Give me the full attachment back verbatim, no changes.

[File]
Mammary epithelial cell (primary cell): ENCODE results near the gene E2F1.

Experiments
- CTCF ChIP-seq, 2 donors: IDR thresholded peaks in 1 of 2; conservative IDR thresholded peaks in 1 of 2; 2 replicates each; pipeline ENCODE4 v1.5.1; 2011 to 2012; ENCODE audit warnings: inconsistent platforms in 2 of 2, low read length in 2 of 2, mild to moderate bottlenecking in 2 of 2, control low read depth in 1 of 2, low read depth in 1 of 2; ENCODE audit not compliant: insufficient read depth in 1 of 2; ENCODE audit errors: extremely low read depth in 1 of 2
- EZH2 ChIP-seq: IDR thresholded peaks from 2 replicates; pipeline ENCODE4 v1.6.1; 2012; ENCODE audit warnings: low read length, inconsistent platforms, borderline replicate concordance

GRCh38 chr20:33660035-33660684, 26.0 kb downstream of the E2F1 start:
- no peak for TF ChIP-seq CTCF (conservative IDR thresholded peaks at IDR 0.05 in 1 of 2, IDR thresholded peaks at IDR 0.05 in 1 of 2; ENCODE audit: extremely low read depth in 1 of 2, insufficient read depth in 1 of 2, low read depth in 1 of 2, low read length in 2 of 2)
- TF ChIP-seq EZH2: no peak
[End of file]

Mammary epithelial cell (primary cell): ENCODE results near the gene E2F1.

Experiments
- CTCF ChIP-seq, 2 donors: IDR thresholded peaks in 1 of 2; conservative IDR thresholded peaks in 1 of 2; 2 replicates each; pipeline ENCODE4 v1.5.1; 2011 to 2012; ENCODE audit warnings: inconsistent platforms in 2 of 2, low read length in 2 of 2, mild to moderate bottlenecking in 2 of 2, control low read depth in 1 of 2, low read depth in 1 of 2; ENCODE audit not compliant: insufficient read depth in 1 of 2; ENCODE audit errors: extremely low read depth in 1 of 2
- EZH2 ChIP-seq: IDR thresholded peaks from 2 replicates; pipeline ENCODE4 v1.6.1; 2012; ENCODE audit warnings: low read length, inconsistent platforms, borderline replicate concordance

GRCh38 chr20:33660035-33660684, 26.0 kb downstream of the E2F1 start:
- no peak for TF ChIP-seq CTCF (conservative IDR thresholded peaks at IDR 0.05 in 1 of 2, IDR thresholded peaks at IDR 0.05 in 1 of 2; ENCODE audit: extremely low read depth in 1 of 2, insufficient read depth in 1 of 2, low read depth in 1 of 2, low read length in 2 of 2)
- TF ChIP-seq EZH2: no peak